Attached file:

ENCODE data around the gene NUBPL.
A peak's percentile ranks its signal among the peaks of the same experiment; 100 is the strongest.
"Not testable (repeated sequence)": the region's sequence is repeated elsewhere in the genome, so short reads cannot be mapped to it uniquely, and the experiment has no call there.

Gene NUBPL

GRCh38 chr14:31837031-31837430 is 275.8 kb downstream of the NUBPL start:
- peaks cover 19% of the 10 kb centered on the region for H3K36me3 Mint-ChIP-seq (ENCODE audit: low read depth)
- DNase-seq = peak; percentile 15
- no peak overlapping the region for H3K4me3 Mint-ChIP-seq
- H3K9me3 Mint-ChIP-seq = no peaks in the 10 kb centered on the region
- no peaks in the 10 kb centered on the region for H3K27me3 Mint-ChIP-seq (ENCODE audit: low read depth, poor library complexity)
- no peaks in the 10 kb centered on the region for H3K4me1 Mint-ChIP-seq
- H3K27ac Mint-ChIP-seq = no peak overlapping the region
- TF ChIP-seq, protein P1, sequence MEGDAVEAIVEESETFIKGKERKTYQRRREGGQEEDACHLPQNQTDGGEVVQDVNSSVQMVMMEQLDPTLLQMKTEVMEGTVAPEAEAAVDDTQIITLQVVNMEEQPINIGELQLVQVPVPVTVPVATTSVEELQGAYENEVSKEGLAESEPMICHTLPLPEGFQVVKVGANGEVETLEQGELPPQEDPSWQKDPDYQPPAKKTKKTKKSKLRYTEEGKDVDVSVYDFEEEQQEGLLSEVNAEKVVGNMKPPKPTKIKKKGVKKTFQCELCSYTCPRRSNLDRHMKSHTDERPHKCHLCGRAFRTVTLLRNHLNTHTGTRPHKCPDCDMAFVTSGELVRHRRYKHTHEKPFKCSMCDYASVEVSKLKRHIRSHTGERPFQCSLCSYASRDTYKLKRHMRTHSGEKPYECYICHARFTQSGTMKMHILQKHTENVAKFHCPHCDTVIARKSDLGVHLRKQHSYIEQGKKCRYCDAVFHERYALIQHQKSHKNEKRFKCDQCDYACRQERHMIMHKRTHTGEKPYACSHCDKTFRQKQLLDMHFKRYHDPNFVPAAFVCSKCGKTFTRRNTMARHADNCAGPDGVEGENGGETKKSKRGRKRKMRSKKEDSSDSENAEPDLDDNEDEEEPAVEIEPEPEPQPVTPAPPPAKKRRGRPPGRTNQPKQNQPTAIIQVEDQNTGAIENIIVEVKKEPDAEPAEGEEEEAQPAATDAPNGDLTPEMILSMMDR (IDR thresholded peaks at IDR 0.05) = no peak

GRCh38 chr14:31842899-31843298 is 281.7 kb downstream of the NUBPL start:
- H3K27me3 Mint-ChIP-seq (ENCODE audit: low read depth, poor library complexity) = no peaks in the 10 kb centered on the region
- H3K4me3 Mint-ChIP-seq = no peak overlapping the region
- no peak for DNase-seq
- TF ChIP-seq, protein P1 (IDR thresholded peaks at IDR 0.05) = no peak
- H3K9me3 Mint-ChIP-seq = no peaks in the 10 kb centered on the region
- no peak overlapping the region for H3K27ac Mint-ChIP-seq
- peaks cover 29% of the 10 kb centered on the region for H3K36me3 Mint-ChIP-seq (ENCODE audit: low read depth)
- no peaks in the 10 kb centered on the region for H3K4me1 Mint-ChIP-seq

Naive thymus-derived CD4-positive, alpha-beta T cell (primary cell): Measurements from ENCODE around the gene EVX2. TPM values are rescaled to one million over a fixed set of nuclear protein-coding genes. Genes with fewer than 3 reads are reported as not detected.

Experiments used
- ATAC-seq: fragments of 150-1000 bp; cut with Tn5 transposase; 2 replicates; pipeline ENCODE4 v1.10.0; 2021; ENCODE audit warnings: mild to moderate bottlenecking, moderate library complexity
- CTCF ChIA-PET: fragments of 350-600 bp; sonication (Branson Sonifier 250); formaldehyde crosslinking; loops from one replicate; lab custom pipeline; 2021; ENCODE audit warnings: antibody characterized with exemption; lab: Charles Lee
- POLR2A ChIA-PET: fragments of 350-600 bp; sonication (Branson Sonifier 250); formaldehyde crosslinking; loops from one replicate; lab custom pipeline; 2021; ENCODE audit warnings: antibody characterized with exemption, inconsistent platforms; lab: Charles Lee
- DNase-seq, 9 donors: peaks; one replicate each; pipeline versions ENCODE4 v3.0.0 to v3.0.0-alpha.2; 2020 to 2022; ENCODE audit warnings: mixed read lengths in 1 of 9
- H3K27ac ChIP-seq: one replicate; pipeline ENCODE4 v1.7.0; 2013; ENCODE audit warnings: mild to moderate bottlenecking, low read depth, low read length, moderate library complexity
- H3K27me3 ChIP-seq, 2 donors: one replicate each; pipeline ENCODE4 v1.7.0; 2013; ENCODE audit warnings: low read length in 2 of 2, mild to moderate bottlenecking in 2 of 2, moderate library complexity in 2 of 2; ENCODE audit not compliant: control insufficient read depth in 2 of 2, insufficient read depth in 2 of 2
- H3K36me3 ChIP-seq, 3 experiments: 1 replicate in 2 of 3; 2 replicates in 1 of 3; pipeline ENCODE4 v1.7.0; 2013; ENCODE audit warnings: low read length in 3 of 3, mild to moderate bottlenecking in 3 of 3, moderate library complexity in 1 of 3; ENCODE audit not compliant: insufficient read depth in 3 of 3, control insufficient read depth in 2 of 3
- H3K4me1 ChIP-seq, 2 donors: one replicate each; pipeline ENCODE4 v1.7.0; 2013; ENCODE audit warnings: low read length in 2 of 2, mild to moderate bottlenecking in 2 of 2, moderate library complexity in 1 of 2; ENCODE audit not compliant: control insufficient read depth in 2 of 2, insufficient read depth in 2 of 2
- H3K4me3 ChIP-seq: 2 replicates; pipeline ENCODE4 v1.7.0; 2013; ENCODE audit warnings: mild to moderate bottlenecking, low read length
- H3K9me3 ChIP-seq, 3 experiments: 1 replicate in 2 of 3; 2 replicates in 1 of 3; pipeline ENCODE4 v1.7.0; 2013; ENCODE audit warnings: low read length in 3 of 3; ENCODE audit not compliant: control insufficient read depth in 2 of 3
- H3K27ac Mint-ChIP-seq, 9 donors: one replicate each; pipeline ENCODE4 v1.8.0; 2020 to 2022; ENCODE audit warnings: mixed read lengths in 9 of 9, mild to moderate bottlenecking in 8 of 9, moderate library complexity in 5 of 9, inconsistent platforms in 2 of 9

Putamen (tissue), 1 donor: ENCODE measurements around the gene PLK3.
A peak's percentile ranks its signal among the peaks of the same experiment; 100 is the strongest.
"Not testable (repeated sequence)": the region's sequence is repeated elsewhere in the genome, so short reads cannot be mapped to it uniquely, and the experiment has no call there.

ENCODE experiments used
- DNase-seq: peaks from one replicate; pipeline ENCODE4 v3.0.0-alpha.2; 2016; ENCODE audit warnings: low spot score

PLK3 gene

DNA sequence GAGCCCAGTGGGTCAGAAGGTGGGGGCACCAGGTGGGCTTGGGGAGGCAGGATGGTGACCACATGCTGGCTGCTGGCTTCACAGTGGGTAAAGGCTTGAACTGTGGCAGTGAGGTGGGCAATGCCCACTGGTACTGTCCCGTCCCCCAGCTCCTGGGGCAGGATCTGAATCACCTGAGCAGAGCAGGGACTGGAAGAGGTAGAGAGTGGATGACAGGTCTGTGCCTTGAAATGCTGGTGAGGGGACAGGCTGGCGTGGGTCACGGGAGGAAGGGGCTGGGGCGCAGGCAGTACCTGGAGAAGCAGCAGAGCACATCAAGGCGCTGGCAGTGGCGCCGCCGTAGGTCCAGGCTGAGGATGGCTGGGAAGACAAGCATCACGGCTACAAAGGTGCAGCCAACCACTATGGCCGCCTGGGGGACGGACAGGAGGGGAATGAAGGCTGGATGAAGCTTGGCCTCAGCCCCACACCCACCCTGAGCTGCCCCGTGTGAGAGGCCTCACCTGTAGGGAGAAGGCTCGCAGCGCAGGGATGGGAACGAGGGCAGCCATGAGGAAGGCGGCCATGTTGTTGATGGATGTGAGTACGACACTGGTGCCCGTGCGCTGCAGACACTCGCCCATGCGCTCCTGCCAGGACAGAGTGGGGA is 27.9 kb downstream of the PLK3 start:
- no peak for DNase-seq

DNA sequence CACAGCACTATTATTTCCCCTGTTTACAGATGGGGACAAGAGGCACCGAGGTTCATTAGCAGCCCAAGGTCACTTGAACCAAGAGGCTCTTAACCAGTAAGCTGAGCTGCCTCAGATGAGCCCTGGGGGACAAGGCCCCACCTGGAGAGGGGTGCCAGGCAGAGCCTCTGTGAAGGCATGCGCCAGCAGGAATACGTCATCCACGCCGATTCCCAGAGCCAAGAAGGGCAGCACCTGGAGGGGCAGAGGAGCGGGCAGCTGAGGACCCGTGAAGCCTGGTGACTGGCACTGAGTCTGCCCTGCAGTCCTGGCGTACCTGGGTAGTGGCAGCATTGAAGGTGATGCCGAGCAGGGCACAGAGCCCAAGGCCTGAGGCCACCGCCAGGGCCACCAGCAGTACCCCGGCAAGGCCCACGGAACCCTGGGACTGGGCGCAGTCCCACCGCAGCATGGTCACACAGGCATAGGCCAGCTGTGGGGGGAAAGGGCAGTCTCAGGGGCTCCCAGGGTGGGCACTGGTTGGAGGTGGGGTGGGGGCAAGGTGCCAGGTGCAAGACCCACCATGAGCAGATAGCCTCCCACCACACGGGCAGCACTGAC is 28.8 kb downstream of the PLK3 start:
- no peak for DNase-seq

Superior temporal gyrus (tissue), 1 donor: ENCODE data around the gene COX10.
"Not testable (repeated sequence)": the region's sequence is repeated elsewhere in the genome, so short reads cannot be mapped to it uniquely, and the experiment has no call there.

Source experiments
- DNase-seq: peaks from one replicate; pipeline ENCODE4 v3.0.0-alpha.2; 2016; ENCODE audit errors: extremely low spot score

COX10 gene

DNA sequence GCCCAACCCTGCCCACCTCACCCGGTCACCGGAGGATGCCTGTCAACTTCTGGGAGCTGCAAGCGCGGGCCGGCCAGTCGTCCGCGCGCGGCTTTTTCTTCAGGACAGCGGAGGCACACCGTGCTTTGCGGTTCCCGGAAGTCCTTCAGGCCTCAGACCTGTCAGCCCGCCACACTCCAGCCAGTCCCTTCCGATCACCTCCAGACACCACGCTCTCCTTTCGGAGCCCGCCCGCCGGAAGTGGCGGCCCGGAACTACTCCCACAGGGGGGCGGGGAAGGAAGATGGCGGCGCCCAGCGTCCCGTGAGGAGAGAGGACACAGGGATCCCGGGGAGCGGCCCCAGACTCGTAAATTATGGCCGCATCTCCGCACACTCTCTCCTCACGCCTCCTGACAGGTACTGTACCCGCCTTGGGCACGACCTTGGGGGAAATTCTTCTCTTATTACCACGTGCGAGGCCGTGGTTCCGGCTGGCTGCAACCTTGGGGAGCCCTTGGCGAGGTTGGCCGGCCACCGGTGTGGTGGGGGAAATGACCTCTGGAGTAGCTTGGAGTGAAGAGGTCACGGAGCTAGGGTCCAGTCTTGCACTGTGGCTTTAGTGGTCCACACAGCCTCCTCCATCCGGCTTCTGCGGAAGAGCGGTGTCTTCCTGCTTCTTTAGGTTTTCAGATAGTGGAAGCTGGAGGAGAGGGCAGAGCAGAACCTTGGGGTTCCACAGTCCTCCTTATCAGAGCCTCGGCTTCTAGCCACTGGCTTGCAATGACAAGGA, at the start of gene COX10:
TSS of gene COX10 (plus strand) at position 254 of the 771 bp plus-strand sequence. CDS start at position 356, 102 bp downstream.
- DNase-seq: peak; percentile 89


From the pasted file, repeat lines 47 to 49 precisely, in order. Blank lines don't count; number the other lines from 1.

"Not testable (repeated sequence)": the region's sequence is repeated elsewhere in the genome, so short reads cannot be mapped to it uniquely, and the experiment has no call there.

Source experiments
- DNase-seq: peaks from one replicate; pipeline ENCODE4 v3.0.0-alpha.2; 2016; ENCODE audit errors: extremely low spot score